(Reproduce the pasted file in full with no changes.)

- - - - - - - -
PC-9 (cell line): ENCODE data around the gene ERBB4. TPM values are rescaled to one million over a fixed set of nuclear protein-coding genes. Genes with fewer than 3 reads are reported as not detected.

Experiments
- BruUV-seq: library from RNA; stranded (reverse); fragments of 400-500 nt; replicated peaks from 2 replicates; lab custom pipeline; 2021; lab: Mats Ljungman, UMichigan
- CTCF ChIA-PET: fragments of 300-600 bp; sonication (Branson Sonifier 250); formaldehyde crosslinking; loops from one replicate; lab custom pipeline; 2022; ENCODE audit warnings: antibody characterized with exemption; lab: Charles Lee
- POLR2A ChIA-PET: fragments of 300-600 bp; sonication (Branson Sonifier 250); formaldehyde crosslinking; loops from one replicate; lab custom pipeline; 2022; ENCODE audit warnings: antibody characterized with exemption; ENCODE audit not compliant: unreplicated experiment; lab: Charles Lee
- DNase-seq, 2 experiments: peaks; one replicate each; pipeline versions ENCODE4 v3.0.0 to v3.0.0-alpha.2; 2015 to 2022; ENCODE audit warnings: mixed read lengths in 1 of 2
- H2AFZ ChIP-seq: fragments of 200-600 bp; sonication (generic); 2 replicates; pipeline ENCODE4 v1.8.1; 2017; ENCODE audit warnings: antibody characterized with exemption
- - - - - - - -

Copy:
PC-9 (cell line): ENCODE data around the gene ERBB4. TPM values are rescaled to one million over a fixed set of nuclear protein-coding genes. Genes with fewer than 3 reads are reported as not detected.

Experiments
- BruUV-seq: library from RNA; stranded (reverse); fragments of 400-500 nt; replicated peaks from 2 replicates; lab custom pipeline; 2021; lab: Mats Ljungman, UMichigan
- CTCF ChIA-PET: fragments of 300-600 bp; sonication (Branson Sonifier 250); formaldehyde crosslinking; loops from one replicate; lab custom pipeline; 2022; ENCODE audit warnings: antibody characterized with exemption; lab: Charles Lee
- POLR2A ChIA-PET: fragments of 300-600 bp; sonication (Branson Sonifier 250); formaldehyde crosslinking; loops from one replicate; lab custom pipeline; 2022; ENCODE audit warnings: antibody characterized with exemption; ENCODE audit not compliant: unreplicated experiment; lab: Charles Lee
- DNase-seq, 2 experiments: peaks; one replicate each; pipeline versions ENCODE4 v3.0.0 to v3.0.0-alpha.2; 2015 to 2022; ENCODE audit warnings: mixed read lengths in 1 of 2
- H2AFZ ChIP-seq: fragments of 200-600 bp; sonication (generic); 2 replicates; pipeline ENCODE4 v1.8.1; 2017; ENCODE audit warnings: antibody characterized with exemption